Each year, the effects of corrosion on public and private assets represents an equivalent cost of 3.4% of global GDP, according to estimates.1 This staggering cost affects the infrastructure, energy, manufacturing, transportation, construction, marine, and service industries, costing manufacturers, operating companies, service providers, contractors, investors, engineers, designers, customers, taxpayers, and others involved in local, national, and global economies.
Corrosion engineers are engaged in the study and practice of corrosion management, providing guidance on the selection of cost-effective materials, coatings, and corrosion mitigation strategies. The work performed by these specialists helps to ensure the technical integrity of materials and installations. In determining appropriate materials, coatings, and corrosion management tactics, the specialist must assess each component of a system against a variety of factors, including environmental conditions, application requirements, estimated product/system lifetime, and available mitigation methods.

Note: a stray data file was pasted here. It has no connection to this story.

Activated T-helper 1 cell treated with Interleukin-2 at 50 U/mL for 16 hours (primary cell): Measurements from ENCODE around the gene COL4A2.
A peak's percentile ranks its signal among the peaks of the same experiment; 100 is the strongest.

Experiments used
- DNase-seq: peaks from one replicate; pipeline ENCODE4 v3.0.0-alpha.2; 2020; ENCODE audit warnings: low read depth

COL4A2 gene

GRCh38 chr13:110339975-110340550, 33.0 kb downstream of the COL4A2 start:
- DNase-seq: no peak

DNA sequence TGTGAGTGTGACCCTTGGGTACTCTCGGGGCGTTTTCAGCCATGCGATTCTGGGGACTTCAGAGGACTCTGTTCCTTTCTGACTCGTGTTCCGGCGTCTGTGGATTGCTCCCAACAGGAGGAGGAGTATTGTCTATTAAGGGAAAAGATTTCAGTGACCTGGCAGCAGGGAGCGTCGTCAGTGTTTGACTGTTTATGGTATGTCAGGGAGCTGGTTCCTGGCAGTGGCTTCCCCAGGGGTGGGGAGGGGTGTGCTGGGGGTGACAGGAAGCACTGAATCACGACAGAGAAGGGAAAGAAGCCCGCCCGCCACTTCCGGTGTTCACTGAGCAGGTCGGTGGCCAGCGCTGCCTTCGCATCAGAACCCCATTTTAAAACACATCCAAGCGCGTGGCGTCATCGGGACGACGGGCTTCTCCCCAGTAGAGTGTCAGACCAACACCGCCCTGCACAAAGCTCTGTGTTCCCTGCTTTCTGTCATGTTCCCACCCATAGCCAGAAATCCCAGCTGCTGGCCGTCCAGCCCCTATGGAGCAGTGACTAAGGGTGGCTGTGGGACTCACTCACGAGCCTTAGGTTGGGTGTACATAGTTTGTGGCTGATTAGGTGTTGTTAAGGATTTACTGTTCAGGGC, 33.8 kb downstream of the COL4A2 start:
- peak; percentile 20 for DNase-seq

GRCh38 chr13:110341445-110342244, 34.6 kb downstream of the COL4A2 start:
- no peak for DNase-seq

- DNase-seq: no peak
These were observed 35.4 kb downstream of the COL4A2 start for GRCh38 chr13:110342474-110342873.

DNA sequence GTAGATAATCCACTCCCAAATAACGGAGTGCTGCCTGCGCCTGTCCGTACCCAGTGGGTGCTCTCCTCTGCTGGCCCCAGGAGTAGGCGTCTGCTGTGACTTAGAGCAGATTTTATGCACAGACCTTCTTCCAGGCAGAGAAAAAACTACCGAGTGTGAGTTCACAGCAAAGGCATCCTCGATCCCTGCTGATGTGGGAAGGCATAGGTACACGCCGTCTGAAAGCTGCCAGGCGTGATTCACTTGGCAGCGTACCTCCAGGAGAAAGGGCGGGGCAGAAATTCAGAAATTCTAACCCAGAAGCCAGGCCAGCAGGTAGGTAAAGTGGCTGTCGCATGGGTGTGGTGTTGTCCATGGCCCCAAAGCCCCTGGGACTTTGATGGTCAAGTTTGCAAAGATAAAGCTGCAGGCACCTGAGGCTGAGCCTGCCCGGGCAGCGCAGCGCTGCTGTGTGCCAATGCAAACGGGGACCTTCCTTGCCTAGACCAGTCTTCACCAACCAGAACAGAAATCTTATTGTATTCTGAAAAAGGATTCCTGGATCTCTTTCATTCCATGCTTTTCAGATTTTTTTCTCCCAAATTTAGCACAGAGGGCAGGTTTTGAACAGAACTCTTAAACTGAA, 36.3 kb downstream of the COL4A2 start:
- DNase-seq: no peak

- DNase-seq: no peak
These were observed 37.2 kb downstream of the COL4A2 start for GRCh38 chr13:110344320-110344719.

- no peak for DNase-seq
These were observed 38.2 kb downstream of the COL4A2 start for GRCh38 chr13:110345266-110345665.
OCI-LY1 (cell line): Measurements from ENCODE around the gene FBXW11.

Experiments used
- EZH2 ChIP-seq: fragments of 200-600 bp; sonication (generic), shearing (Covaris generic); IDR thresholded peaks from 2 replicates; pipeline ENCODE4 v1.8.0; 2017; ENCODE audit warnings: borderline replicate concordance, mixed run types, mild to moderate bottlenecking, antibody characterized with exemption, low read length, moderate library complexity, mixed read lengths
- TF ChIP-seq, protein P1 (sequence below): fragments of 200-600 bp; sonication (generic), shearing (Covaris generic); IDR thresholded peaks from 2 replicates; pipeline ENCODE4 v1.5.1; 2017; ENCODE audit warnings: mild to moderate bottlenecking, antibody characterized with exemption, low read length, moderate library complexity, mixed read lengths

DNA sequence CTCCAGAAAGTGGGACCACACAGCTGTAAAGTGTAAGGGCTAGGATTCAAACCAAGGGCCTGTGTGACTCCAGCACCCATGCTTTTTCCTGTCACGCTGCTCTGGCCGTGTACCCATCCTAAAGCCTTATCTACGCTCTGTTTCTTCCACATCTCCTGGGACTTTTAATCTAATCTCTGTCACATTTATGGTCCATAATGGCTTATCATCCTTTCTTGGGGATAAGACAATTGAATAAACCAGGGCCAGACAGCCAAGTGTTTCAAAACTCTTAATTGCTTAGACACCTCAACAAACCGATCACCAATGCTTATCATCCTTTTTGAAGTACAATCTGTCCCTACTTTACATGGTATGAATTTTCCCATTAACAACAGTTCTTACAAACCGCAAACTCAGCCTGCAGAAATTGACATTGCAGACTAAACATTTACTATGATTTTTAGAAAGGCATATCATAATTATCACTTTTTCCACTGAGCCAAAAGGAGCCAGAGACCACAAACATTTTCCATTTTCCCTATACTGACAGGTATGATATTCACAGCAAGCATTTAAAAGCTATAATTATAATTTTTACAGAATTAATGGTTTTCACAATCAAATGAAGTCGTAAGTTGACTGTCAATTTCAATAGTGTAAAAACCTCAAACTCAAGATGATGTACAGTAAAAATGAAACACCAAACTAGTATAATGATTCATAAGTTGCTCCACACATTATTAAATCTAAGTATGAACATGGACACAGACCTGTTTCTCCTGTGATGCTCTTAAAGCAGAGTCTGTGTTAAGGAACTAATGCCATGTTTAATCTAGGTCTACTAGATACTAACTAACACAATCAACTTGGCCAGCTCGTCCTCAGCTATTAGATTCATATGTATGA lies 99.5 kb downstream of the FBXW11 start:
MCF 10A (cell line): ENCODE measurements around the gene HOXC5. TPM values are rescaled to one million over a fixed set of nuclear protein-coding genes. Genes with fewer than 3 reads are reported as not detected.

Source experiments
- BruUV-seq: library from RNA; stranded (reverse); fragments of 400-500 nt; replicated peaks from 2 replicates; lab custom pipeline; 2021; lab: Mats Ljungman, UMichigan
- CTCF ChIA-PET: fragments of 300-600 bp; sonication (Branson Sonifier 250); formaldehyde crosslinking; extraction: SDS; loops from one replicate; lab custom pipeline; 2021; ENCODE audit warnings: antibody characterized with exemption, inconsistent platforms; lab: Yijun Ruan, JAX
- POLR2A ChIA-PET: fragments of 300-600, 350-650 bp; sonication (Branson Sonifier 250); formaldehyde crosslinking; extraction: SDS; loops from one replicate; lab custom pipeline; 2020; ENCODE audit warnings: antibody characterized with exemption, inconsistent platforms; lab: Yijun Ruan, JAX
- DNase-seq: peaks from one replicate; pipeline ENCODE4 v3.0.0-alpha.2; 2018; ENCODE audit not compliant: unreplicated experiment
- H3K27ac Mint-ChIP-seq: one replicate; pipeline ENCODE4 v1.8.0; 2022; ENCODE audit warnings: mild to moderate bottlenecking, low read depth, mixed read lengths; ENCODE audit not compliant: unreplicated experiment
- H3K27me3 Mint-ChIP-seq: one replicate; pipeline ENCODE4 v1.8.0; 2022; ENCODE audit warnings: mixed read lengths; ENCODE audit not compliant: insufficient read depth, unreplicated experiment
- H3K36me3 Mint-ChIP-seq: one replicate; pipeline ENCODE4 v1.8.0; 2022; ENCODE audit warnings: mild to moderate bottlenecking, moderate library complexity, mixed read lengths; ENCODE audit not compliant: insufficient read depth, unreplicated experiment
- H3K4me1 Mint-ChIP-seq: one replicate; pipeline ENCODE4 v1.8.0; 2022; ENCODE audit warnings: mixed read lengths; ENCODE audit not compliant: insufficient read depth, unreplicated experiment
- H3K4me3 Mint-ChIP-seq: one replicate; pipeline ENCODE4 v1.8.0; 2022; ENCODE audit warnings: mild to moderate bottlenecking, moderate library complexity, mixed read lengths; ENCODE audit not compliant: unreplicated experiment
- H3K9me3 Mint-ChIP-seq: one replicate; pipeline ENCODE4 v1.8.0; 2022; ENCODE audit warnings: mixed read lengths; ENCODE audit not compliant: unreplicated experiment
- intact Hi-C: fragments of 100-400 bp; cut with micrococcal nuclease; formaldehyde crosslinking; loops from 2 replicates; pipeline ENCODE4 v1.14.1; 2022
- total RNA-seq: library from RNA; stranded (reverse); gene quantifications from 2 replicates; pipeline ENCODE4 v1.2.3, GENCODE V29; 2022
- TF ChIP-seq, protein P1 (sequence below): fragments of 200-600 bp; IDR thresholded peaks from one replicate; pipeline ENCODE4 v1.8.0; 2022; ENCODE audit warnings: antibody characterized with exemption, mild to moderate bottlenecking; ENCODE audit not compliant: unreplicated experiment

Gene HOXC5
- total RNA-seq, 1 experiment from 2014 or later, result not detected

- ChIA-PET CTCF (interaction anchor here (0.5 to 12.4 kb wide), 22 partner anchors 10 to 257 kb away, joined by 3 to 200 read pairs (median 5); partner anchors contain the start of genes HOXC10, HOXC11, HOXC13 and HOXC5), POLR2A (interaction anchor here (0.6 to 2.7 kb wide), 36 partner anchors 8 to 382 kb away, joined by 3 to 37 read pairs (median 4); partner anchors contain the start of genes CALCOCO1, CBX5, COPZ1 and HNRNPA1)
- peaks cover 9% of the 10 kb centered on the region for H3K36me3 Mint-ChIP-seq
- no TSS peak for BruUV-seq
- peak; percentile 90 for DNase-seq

Fasteners – often the least expensive component in a system’s design – deserve particular attention in that (a) their failure can lead to serious expense and performance issues affecting the entire installation, and (b) this failure can largely be avoided or mitigated through the proper selection of materials, coatings, and platings, to help ensure desired performance over the life of the installation.
This document will discuss some of the important considerations involved in the selection of fastener materials, designs, and coatings, in order to help design engineers, project managers, and purchasing personnel avoid potential problems that can result from fastener corrosion.
1 National Association of Corrosion Engineers (NACE) NACE International has become the global leader in developing corrosion prevention and control standards, certification and education. NACE is a standards-writing organization accredited by the American National Standards Institute (ANSI).